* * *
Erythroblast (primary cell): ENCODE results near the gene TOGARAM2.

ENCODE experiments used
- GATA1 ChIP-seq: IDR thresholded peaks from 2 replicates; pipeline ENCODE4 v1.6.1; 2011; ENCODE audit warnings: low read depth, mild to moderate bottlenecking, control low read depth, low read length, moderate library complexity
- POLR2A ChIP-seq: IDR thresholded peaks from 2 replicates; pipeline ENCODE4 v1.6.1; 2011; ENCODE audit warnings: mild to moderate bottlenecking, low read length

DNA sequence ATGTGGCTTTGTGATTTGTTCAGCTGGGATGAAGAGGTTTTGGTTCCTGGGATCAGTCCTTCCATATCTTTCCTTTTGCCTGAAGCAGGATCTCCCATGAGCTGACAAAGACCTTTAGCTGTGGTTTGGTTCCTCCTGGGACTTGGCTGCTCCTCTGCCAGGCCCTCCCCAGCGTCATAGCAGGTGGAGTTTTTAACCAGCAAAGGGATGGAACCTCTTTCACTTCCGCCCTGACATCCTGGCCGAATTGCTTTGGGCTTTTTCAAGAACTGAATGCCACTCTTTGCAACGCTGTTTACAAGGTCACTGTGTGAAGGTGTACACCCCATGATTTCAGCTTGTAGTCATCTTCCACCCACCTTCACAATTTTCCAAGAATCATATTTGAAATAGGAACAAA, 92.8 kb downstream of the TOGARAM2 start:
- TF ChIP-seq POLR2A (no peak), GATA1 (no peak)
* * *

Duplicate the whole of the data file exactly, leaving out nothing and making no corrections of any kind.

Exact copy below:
Erythroblast (primary cell): ENCODE results near the gene TOGARAM2.

ENCODE experiments used
- GATA1 ChIP-seq: IDR thresholded peaks from 2 replicates; pipeline ENCODE4 v1.6.1; 2011; ENCODE audit warnings: low read depth, mild to moderate bottlenecking, control low read depth, low read length, moderate library complexity
- POLR2A ChIP-seq: IDR thresholded peaks from 2 replicates; pipeline ENCODE4 v1.6.1; 2011; ENCODE audit warnings: mild to moderate bottlenecking, low read length

DNA sequence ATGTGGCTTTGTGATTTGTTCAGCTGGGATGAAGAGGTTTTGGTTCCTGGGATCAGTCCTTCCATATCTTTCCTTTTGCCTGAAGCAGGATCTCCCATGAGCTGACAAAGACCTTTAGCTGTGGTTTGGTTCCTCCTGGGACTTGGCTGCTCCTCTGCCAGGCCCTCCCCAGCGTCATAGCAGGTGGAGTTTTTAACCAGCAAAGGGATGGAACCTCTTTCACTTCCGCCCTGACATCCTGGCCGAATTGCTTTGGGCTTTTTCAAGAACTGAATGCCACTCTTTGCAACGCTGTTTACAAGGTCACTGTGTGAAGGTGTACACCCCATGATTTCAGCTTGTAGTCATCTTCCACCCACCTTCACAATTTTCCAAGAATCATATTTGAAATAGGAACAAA, 92.8 kb downstream of the TOGARAM2 start:
- TF ChIP-seq POLR2A (no peak), GATA1 (no peak)